As far as financial support goes,
it could take the form of a direct contribution, or purchasing an ad in our
music programs. It could be that a particular donor would wish to purchase a
specific piece of music for the band, or a specific instrument or piece of
equipment. All is fine.
If we handle
it right, we will be able to build a list of hundreds, possibly even thousands
of individual MSCB supporters.
There should be a dedicated person
or team of people whose main job it is to maintain this list of people, to stay
in touch with these people, to let them know continually that we appreciate
their support, to let them know of upcoming events, and to remind them each
year that we would appreciate their support again.
One critical item for this area is
to always personally thank individual contributors. This would
best be done by a letter from the Music Director and/or the Chairperson of the
Board. The letter can be made up by the team and given to the Director or Chair
for signatures. Yes, these letters and signatures are a major inconvenience,
but they are critical to continued support.
We should pursue a formal
“Performance Course For Credit” affiliation with one of the local colleges.
This means the Music Director will
always need to be someone with a Master’s Degree or higher in Music, so as to
satisfy accreditation requirements.
Once we get this affiliation, then
students from any of the local colleges could perform in the MCSB and receive
college credit for it.
An officer of the band, most likely the Music
Director, should talk regularly with the local AFM union officers.
We want the union on board with us
as much as possible. We should have a goal of helping each other out as much as
we can. Such talks could uncover new ways we can help each other.
We should exploit as much as
possible any affiliation with the Music Performance Trust Funds (see www.mptf.org) and their relationship with the
union and the RIAA.
We might want to look into the
pros and cons of joining the Chamber of Commerce. At the very least we should
explore somehow letting them (and their membership) know regularly that we do
It would be a good idea for the MCSB to join the
MSCNP. There is a wealth of information, training, and local networking to be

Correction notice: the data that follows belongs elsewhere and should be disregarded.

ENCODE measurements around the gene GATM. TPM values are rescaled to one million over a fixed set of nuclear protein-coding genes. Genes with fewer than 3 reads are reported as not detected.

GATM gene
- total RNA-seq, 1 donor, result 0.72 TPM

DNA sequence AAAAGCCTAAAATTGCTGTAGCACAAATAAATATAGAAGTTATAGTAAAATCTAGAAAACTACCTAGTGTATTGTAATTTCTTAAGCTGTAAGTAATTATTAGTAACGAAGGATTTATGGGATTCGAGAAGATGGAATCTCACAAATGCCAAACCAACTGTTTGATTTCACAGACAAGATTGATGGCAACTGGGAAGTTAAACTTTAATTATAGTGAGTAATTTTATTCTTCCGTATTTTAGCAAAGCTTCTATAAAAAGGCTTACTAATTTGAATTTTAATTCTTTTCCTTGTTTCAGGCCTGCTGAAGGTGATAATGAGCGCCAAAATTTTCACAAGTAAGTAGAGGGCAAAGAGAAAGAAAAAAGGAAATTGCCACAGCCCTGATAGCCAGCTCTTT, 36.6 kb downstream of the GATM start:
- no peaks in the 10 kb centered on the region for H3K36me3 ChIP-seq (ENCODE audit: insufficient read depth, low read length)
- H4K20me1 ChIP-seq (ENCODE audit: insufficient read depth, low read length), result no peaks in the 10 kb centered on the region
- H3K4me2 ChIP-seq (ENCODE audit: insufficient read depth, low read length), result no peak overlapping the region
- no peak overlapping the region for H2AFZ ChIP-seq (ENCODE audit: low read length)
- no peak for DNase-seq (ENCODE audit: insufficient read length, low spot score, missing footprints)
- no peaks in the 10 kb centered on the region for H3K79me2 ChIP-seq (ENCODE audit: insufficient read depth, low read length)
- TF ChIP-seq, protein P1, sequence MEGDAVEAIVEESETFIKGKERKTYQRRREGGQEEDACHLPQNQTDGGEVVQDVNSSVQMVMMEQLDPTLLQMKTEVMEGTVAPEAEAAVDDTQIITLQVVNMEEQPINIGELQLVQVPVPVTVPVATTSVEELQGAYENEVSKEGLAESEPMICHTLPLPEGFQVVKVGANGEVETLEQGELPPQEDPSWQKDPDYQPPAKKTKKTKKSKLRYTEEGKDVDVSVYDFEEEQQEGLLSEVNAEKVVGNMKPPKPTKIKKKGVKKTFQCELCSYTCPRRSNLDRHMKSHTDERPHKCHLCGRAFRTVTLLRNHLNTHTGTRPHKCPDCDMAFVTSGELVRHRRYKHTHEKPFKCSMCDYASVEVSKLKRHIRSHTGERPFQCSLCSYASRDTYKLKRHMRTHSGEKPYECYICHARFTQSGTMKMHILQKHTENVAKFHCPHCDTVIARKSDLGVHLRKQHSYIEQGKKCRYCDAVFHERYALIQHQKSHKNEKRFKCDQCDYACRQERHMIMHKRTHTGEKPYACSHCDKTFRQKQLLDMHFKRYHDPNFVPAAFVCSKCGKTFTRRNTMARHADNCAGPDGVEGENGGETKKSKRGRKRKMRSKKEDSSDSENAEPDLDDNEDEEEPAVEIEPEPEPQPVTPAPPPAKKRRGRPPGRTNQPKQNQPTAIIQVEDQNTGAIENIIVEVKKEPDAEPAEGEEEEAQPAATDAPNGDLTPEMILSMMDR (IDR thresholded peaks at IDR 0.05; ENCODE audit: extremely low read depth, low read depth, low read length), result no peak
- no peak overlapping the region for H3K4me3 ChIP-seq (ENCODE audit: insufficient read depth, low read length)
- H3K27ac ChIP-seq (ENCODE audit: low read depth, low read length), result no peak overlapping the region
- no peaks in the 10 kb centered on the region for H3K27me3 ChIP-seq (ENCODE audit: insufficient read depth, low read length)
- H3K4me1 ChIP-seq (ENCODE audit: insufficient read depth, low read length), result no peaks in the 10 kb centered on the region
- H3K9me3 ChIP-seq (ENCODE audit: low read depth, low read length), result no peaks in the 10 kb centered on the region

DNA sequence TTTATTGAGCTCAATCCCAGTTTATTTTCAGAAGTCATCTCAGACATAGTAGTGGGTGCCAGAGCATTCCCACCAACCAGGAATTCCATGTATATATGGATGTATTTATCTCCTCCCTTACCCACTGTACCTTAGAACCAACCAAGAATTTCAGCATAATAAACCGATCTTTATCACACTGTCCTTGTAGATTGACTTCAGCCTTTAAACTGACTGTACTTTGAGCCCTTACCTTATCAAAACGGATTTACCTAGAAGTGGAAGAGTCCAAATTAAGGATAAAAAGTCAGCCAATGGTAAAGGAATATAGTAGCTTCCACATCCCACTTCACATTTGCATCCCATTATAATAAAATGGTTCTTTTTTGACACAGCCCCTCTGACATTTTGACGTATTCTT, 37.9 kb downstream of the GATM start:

gained from membership in this organization.
Annual membership dues are about
We should look into the possibility of having one or
more local young artists as a featured soloist with the band. There may already
exist a mechanism whereby a winner can be chosen, or we might originate one ourselves.
Additionally, we should consider having a local
singing group augment the band during a concert each year, possibly the
Christmas Concert. The group could be a high school choir, a church choir, or
an independent choral society. In Fort Lauderdale, Florida, for years they had
a group called the “Singing Principals” that was made up entrely of school
principals and assistant principals.
Also, we should consider inviting high-profile
people from outside Mississippi to perform as guest artists.
Using these types of featured presentations would
greatly enhance the community involvement and professional image of the MCSB.
We might consider offering a scholarship to the
winner of the Young Artist Competition.
The Gainesville (FL) Community Band annually
provides a new quality trumpet to a deserving middle school student.
Another wonderful activity we might consider for
some of our volunteer workers is collecting old unused band instruments and making
them available to underprivileged children who otherwise might not be able to
join a band.
We might consider sponsoring smaller subordinate
units of the MCSB, such as a Brass Quintet, a Woodwind Quintet, a Tuba Choir, a
Flute Choir, a Saxophone Choir, Dixieland Group, Swing Band, etc.
These ensembles could be available
to play in smaller venues.
We should examine everything we can find about what
other groups have done that has been very successful. Please see the Concerts section of this document, beginning on page 12, for more discussion.
For example, once a year, the Boca
Pops (Boca Raton, Florida) would have a “Christmas Sing-Along” concert that was
always packed. Other bands have played at Fourth of July Picnics on the Town
We should consider including these
sorts of events. This would be a task for a team under the Business Director.
The narrator at a concert is seen as the “Voice of
the Band,” and as such we should go to great lengths to get the right person to
do this. Ideally, it would be a local celebrity, someone well-known, but also
someone who is a professional vocal performer that will perform the narration in
a way that gets the entire audience caught up in the excitement of the event.
As important as the person doing
the speaking are the words spoken. It would be ideal to have an introduction to
each piece on the program, but the introduction must be extremely well-written.